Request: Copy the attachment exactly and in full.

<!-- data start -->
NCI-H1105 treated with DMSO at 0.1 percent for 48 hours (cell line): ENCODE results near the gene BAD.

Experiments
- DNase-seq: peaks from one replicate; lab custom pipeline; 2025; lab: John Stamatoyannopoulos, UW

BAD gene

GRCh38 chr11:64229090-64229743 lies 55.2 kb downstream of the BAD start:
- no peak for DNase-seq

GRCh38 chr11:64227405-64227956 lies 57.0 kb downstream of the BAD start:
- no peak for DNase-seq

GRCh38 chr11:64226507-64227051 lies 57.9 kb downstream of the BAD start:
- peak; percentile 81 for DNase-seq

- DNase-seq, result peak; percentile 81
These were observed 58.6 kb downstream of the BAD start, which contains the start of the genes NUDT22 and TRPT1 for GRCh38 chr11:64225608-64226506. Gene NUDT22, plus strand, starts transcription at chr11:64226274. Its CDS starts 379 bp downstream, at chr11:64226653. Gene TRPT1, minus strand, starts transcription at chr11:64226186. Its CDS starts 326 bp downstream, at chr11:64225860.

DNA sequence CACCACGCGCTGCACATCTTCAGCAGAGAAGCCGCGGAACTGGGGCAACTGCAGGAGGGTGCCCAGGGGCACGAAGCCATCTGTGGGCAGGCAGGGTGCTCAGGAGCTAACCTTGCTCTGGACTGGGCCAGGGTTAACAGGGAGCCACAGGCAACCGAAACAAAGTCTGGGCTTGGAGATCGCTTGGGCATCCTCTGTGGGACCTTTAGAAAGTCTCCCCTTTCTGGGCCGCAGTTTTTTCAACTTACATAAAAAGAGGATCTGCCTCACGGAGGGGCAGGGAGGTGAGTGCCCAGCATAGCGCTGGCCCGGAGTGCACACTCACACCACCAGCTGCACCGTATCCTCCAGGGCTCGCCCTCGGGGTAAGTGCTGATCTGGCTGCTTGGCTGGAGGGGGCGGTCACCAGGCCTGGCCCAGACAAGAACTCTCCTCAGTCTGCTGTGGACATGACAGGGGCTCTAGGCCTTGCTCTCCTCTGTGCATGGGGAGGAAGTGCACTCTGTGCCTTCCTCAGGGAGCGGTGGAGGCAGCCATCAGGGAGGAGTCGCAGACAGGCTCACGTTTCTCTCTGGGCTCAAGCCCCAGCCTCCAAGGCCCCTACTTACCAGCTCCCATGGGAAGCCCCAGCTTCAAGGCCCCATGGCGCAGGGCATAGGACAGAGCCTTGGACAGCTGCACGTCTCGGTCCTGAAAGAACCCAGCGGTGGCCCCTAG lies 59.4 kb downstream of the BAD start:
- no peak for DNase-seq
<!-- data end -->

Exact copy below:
NCI-H1105 treated with DMSO at 0.1 percent for 48 hours (cell line): ENCODE results near the gene BAD.

Experiments
- DNase-seq: peaks from one replicate; lab custom pipeline; 2025; lab: John Stamatoyannopoulos, UW

BAD gene

GRCh38 chr11:64229090-64229743 lies 55.2 kb downstream of the BAD start:
- no peak for DNase-seq

GRCh38 chr11:64227405-64227956 lies 57.0 kb downstream of the BAD start:
- no peak for DNase-seq

GRCh38 chr11:64226507-64227051 lies 57.9 kb downstream of the BAD start:
- peak; percentile 81 for DNase-seq

- DNase-seq, result peak; percentile 81
These were observed 58.6 kb downstream of the BAD start, which contains the start of the genes NUDT22 and TRPT1 for GRCh38 chr11:64225608-64226506. Gene NUDT22, plus strand, starts transcription at chr11:64226274. Its CDS starts 379 bp downstream, at chr11:64226653. Gene TRPT1, minus strand, starts transcription at chr11:64226186. Its CDS starts 326 bp downstream, at chr11:64225860.

DNA sequence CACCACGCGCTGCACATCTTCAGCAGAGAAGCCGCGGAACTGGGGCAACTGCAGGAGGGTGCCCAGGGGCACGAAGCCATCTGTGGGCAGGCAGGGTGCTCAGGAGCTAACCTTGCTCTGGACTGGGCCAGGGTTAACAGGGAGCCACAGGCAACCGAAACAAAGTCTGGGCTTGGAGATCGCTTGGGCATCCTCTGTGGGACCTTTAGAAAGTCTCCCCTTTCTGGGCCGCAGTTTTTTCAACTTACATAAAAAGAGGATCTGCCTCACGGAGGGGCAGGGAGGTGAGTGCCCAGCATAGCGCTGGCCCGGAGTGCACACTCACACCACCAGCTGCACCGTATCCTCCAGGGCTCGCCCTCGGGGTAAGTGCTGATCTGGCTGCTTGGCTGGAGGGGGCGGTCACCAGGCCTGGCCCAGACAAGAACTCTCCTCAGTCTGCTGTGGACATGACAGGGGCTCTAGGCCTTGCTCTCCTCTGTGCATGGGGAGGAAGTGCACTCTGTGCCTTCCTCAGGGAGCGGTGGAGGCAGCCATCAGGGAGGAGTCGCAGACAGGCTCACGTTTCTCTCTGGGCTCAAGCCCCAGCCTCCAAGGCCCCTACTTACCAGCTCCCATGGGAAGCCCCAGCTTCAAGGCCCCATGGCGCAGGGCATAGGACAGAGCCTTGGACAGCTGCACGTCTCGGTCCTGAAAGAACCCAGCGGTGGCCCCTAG lies 59.4 kb downstream of the BAD start:
- no peak for DNase-seq